PRS Sonzera 20 Combo review

Paul Reed Smith redresses the price balance

  • £749
  • €799
  • $795
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Our Verdict

An impressive combo at an eye-catching price.

Pros

  • Great price.
  • Wonderful lower gain options.

Cons

  • Footswitchable effects loop would have been welcome.

We’re so used to Paul Reed Smith’s guitars that cost an arm and a leg that it’s often easy to forget that PRS has enjoyed massive success at the budget end of the scale, too, with its Korean-made SE range and the more recent USA-made S2 guitars. 

Having recently provided us with the J-MOD 100 John Mayer Signature (possibly the world’s most expensive production amp head), it’s good to see PRS redress the balance with something altogether more sensible, in the shape of its new Sonzera series, designed in Stevensville by PRS amp guru Doug Sewell and made in China. 

Build

Sonzera is Brazilian Portuguese for ‘cool/awesome/frightfully good tone’ and the new range consists of a 50-watt head and combo, and this slightly more compact Sonzera 20 combo. 

Its cabinet is made from poplar plywood, a secret sauce for many boutique builders because of its resonant properties and reduced weight - about two-thirds the density of Baltic birch. It’s covered in black vinyl with a salt-and-pepper grille cloth topped by gold piping, behind which you’ll find a Celestion V-Type 12-inch speaker. 

The electronics are contained in a robust steel tray chassis, supporting two decent-sized transformers. Most components are PCB-mounted, with one large main board and smaller ones for the front and rear panel pots and sockets, connected by short ribbon cables. 

There are no push-on connectors: every cable connection is hand-soldered, and while the four preamp valve bases sit on the main board, the pair of 6L6 output valves are bolted to the chassis and hand-wired, two details that should significantly improve longterm reliability.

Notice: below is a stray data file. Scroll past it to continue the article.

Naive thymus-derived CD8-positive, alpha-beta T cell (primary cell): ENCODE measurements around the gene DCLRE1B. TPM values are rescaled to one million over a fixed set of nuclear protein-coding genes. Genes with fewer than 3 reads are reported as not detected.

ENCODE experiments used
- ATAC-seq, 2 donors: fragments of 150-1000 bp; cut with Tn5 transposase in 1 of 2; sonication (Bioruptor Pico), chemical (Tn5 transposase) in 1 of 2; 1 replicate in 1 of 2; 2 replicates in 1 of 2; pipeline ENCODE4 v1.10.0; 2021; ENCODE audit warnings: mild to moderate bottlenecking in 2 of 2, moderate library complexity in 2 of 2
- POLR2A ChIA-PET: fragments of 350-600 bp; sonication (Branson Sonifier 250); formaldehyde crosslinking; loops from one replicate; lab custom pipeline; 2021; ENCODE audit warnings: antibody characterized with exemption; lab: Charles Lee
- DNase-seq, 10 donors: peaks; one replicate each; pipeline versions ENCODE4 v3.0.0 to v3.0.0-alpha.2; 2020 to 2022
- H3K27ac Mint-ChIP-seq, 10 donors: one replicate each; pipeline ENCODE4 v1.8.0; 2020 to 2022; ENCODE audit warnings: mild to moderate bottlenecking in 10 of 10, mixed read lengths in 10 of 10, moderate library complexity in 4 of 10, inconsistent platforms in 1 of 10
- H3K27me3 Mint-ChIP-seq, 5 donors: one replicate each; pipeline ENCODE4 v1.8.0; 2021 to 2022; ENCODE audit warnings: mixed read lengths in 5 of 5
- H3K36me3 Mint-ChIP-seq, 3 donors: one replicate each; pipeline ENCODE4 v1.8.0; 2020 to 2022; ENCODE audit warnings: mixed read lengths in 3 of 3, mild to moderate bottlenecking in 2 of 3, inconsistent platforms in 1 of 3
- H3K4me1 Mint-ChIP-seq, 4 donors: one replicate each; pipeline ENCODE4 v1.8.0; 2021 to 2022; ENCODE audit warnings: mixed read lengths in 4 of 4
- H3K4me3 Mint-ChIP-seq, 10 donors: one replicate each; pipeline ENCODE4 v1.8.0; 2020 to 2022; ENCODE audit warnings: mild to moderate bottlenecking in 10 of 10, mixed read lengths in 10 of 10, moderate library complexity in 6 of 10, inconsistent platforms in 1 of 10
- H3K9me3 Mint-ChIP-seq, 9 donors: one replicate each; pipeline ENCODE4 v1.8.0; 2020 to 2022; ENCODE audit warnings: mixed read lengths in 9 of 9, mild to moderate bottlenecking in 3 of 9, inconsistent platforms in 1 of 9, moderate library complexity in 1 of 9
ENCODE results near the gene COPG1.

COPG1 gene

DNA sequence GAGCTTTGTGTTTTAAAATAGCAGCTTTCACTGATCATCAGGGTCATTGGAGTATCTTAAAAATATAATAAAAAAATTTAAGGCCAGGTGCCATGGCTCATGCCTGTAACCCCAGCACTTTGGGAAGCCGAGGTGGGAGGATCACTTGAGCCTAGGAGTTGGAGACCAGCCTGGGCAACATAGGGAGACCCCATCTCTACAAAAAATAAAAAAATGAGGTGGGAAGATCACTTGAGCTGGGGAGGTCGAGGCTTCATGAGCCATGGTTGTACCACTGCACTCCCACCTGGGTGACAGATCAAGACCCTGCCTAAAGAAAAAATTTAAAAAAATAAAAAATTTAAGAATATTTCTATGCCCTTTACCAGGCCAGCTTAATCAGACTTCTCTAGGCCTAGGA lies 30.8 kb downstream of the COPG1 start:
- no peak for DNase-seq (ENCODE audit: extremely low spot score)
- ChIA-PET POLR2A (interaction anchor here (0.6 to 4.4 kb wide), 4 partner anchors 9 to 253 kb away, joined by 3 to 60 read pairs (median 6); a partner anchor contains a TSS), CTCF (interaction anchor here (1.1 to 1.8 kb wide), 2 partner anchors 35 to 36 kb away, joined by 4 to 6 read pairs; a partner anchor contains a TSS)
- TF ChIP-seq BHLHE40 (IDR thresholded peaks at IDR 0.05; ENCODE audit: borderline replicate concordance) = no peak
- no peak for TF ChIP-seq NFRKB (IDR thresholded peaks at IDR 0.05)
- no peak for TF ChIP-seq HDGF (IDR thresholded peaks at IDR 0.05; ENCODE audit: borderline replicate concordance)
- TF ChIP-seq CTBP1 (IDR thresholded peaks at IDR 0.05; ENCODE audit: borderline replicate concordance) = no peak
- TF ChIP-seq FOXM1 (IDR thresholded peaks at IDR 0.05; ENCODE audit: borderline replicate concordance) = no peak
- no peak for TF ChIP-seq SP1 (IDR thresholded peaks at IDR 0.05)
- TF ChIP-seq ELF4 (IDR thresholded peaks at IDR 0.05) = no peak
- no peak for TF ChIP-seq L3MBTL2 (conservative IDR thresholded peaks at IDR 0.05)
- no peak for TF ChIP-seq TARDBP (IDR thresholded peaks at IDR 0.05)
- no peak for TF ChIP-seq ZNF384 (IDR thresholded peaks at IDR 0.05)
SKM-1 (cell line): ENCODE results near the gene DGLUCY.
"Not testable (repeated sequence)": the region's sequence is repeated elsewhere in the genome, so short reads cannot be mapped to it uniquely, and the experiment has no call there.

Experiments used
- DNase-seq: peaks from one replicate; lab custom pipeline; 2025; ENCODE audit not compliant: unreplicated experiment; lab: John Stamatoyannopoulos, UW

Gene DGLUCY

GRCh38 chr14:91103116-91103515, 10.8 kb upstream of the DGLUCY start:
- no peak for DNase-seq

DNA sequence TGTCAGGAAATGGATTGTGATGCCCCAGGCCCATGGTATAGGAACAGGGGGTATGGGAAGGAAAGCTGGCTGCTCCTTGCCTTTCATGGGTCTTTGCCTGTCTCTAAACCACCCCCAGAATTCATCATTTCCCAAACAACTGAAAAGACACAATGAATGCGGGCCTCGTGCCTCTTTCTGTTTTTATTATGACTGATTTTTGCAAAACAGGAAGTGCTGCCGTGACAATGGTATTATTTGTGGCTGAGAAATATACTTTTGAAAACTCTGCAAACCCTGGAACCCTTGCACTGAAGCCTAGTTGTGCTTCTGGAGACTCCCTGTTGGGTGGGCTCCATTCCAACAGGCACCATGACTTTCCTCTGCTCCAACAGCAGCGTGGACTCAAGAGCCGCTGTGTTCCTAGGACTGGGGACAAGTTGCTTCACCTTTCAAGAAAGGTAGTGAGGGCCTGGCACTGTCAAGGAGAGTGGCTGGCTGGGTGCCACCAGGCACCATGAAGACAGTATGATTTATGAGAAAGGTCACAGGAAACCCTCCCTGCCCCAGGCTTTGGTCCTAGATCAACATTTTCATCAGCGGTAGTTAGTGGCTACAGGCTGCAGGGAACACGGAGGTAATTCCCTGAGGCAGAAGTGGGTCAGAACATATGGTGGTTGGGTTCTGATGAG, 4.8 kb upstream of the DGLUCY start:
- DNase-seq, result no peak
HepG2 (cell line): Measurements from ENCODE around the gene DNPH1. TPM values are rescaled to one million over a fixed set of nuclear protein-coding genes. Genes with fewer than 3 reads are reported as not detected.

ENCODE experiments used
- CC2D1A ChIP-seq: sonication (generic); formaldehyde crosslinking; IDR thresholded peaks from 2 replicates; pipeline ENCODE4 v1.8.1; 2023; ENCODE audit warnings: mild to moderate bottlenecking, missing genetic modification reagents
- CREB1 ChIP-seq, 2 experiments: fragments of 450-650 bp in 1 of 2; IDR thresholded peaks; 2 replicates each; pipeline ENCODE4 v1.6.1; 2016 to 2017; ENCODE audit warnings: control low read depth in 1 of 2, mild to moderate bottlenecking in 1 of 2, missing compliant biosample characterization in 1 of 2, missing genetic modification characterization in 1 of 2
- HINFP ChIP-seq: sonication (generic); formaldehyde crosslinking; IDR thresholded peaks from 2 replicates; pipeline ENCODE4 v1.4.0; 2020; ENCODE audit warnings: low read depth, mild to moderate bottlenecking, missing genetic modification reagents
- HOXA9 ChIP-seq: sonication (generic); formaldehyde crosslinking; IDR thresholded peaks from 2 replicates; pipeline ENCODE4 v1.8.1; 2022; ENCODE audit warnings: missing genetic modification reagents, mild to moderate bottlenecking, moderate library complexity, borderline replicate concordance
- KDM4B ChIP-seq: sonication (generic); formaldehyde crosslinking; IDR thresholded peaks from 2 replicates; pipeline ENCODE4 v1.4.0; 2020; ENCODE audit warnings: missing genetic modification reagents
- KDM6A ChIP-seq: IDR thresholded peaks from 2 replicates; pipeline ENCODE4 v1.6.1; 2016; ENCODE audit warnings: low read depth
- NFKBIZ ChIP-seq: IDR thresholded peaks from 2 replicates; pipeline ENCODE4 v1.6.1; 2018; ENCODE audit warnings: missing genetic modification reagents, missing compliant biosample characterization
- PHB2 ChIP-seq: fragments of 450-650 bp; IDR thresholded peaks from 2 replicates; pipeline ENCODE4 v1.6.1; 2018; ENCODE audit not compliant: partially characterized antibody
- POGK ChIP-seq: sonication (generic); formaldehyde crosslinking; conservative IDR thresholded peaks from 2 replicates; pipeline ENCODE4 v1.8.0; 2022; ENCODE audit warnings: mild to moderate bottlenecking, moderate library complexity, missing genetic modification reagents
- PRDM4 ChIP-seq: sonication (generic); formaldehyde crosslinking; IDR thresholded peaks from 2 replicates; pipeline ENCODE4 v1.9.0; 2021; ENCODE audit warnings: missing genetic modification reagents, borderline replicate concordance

This is a proper two-channel design with separate clean and gain channels. The gain channel has level and drive controls together with a bright switch and bass, mid and treble tone controls, while the clean channel offers volume, bass and treble controls. 

There are global controls for presence and the built-in spring reverb. At the back is a useful set of bias test points with a small adjuster screw, a pair of sockets for the series effects loop and a jack for the two-button footswitch, which toggles reverb and channel selection. The robust internals and unfussy appearance give the amp a purposeful stripped-down, ready-to-rock vibe: a player’s tool that’s meant to be taken out and gigged.

Sounds

We tested the Sonzera 20 with a selection of humbucking and single-coil guitars. The clean channel combines syrupy-sweet treble with a tight low-end and slightly scooped midrange for a superb take on the classic ‘blackface’-era tone, while the gain channel’s modern Plexi-inspired sounds can take you from classic rock and blues to shred, with a decent - if not overly pronounced - mid-scoop effect. 

What really impresses us is the lower gain settings. The first quarter of an amp’s gain control is often a dead zone, but with the drive knob on around nine o’clock, there’s a superb touch-sensitive sustain that cleans up really well from the guitar. Push the gain control higher and you get layer upon layer of harmonic-laden distortion, with a solid medium-fast response that’s great fun. 

We’re seriously impressed with this wonderful combo, packing plenty of serious guitar tone into a compact, portable package with more than enough volume to handle most small to medium gigs

Those who don’t use reverb might find themselves converted by the lush warmth of the Sonzera’s spring effect, which surrounds each note with a smooth delay and tail-off, with little or no splashiness.

We’re seriously impressed with this wonderful combo, packing plenty of serious guitar tone into a compact, portable package with more than enough volume to handle most small to medium gigs. 

The clean channel has an addictive ‘live’ quality that’s reminiscent of some of the best small amps from the mid-60s, while the gain channel can sound vintage or bang up to date, depending on how much gain you dial in. External bias points mean you don’t have to remove the chassis every few weeks. 

It’s great to have an effects loop, although it could’ve been even better if it had been footswitchable, which would have brought the Sonzera very close to scoring full marks. 

We’d happily trade the facility to toggle reverb on and off for a footswitchable loop. Even so, it’s not a deal-breaker because the best news of all is that, thanks to offshore manufacturing, the Sonzera 20 is a PRS amp you can afford. Time to raid all your piggybanks, we think.

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